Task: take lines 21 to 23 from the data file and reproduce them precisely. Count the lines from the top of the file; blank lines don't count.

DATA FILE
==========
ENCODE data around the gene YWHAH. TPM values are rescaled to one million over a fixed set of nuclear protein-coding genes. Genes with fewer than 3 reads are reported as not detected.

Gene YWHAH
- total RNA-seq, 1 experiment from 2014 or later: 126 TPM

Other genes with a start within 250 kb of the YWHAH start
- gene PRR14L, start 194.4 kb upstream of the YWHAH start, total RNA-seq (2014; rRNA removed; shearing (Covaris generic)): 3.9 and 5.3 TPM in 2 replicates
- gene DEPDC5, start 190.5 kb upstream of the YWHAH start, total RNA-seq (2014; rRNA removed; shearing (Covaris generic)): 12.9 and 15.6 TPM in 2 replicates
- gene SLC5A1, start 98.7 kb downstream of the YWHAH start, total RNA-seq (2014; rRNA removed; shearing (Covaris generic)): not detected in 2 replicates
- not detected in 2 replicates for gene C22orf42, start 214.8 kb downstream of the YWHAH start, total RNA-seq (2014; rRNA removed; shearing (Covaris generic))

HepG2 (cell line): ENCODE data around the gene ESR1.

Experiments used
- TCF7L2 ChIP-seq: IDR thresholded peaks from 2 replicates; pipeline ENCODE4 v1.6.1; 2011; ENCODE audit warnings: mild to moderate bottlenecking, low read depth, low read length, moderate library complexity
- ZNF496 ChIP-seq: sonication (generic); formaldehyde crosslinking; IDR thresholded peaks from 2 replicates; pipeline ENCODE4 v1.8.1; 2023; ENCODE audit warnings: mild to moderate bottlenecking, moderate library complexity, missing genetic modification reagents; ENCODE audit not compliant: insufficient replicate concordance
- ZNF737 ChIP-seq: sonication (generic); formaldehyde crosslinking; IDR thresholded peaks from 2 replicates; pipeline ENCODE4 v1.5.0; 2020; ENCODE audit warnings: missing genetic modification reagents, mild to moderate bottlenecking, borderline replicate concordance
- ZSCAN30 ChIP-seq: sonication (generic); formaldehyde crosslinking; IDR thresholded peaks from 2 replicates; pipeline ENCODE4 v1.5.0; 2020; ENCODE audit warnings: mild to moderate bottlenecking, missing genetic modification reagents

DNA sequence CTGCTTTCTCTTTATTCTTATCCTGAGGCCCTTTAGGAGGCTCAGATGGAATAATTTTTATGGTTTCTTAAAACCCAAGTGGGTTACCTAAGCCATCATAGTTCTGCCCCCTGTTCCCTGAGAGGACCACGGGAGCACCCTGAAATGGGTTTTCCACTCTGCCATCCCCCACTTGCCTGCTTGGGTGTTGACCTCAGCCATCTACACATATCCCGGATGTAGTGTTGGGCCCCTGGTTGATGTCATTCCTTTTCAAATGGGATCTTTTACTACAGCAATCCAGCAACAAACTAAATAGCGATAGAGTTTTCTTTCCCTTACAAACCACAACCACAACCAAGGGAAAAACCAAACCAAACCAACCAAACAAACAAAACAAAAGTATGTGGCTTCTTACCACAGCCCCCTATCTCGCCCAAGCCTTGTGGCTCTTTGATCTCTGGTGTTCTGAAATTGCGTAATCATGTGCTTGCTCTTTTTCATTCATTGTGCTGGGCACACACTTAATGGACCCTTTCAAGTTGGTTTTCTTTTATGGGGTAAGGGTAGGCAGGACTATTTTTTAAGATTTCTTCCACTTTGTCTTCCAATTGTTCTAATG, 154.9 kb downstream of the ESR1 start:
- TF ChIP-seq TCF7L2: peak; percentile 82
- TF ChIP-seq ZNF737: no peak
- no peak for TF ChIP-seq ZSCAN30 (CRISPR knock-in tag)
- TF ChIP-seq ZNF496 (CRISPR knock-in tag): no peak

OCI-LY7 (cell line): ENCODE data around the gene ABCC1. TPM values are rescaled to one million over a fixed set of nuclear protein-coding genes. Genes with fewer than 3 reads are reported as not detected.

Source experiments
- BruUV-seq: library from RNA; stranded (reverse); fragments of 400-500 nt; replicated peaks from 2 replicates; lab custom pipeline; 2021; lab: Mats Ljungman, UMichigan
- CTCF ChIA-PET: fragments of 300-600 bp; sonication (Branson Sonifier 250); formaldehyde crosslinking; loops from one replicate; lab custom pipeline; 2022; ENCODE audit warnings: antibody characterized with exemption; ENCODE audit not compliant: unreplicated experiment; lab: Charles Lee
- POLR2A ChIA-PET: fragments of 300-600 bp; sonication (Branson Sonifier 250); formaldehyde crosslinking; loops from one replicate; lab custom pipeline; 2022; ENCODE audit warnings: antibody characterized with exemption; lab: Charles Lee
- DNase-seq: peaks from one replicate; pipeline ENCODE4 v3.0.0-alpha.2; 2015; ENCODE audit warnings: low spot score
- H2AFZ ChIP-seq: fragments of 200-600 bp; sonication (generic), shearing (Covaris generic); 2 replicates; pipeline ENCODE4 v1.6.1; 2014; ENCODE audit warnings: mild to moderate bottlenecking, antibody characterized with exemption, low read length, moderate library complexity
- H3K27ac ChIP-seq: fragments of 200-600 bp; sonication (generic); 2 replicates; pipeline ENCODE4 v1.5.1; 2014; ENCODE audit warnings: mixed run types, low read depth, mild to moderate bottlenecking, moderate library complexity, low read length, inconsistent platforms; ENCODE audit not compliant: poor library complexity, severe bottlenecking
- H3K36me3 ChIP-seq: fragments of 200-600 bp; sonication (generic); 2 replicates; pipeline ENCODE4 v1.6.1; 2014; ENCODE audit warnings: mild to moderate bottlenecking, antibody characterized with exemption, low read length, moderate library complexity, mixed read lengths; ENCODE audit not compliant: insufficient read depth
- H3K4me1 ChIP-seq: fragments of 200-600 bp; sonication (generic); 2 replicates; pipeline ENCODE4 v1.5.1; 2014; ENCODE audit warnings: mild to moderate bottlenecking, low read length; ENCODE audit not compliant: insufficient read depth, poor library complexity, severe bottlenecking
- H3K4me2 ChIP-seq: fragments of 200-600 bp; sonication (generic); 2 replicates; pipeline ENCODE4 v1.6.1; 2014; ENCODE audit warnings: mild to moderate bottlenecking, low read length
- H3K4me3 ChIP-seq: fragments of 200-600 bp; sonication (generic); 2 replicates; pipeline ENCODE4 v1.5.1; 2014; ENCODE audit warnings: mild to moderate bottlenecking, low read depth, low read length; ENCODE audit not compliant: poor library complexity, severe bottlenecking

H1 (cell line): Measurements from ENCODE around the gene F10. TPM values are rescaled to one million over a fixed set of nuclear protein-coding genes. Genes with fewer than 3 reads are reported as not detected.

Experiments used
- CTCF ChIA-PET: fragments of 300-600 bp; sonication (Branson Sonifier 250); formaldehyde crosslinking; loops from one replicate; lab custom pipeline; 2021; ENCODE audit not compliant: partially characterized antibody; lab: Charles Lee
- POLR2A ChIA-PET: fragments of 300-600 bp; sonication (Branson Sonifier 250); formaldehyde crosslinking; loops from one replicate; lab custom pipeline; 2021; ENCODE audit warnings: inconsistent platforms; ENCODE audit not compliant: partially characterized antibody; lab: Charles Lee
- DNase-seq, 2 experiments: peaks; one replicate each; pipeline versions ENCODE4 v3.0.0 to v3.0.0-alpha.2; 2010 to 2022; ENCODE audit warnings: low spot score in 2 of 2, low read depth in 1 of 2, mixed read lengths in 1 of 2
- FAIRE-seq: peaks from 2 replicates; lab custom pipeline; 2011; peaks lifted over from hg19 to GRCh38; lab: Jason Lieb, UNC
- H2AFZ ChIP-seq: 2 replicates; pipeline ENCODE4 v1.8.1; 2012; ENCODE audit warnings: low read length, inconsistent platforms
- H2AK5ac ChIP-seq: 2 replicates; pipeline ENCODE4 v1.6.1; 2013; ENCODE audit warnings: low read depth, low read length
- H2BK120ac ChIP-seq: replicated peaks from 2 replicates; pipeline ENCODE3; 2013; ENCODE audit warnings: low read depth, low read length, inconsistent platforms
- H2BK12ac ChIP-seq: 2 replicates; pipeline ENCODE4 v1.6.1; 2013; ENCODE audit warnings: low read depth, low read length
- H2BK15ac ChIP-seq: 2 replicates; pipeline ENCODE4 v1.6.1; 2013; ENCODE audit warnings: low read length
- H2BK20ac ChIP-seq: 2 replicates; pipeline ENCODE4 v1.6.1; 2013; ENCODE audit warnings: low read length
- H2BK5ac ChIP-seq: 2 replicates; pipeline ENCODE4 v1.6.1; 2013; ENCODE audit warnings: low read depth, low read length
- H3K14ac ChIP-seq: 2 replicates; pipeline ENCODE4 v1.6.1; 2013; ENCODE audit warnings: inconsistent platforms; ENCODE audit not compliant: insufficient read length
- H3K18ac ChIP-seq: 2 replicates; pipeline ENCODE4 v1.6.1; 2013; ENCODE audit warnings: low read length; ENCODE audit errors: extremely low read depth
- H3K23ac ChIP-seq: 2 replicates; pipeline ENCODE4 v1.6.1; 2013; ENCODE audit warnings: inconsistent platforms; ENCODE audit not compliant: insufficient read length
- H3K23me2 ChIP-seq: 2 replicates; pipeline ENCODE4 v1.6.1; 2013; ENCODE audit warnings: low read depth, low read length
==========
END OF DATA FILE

Source experiments
- BruUV-seq: library from RNA; stranded (reverse); fragments of 400-500 nt; replicated peaks from 2 replicates; lab custom pipeline; 2021; lab: Mats Ljungman, UMichigan
- CTCF ChIA-PET: fragments of 300-600 bp; sonication (Branson Sonifier 250); formaldehyde crosslinking; loops from one replicate; lab custom pipeline; 2022; ENCODE audit warnings: antibody characterized with exemption; ENCODE audit not compliant: unreplicated experiment; lab: Charles Lee